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Abstract
Conditional automated driving [level 3, Society of Automotive Engineers ] requires drivers to take over the vehicle when an automated system’s failure occurs or is about to leave its operational design domain. Two-stage warning systems, which warn drivers in two steps, can be a promising method to guide drivers in preparing for the takeover. However, the proper time intervals of two-stage warning systems that allow drivers with different personalities to prepare for the takeover remain unclear. This study explored the optimal time intervals of two-stage warning systems with insights into the drivers’ neuroticism personality. A total of 32 drivers were distributed into two groups according to their self-ratings in neuroticism. Each driver experienced takeover under the two-stage warning systems with four time intervals. The takeover performance and subjective opinions for time intervals and situation awareness were recorded. The results showed that drivers in the 5-s time interval had the best takeover preparation. Furthermore, both the 5- and 7-s time intervals resulted in more rapid takeover reactions and were rated more appropriate and useful than the 3- and 9-s time intervals. In terms of personality, drivers with high neuroticism tended to take over immediately after receiving takeover messages, at the cost of SA deficiency. In contrast, drivers with low neuroticism responded safely by judging whether they gained enough SA. We concluded that the 5-s time interval was optimal for drivers in two-stage takeover warning systems. When considering personality, drivers with low neuroticism had no strict requirements for time intervals. However, the extended time intervals were favorable for drivers with high neuroticism in developing SA. The present findings have reference implications for designers and engineers to set the time intervals of two-stage warning systems according to the neuroticism personality of drivers.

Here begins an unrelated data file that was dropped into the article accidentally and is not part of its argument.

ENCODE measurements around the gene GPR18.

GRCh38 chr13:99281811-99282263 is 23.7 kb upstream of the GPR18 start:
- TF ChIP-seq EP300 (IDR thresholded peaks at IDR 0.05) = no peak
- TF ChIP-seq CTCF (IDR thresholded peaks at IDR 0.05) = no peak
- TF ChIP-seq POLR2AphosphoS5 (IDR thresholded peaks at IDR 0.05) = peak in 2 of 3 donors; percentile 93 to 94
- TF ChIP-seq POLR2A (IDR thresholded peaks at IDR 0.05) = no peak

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DOI 10.3389/fpsyg.2021.601536
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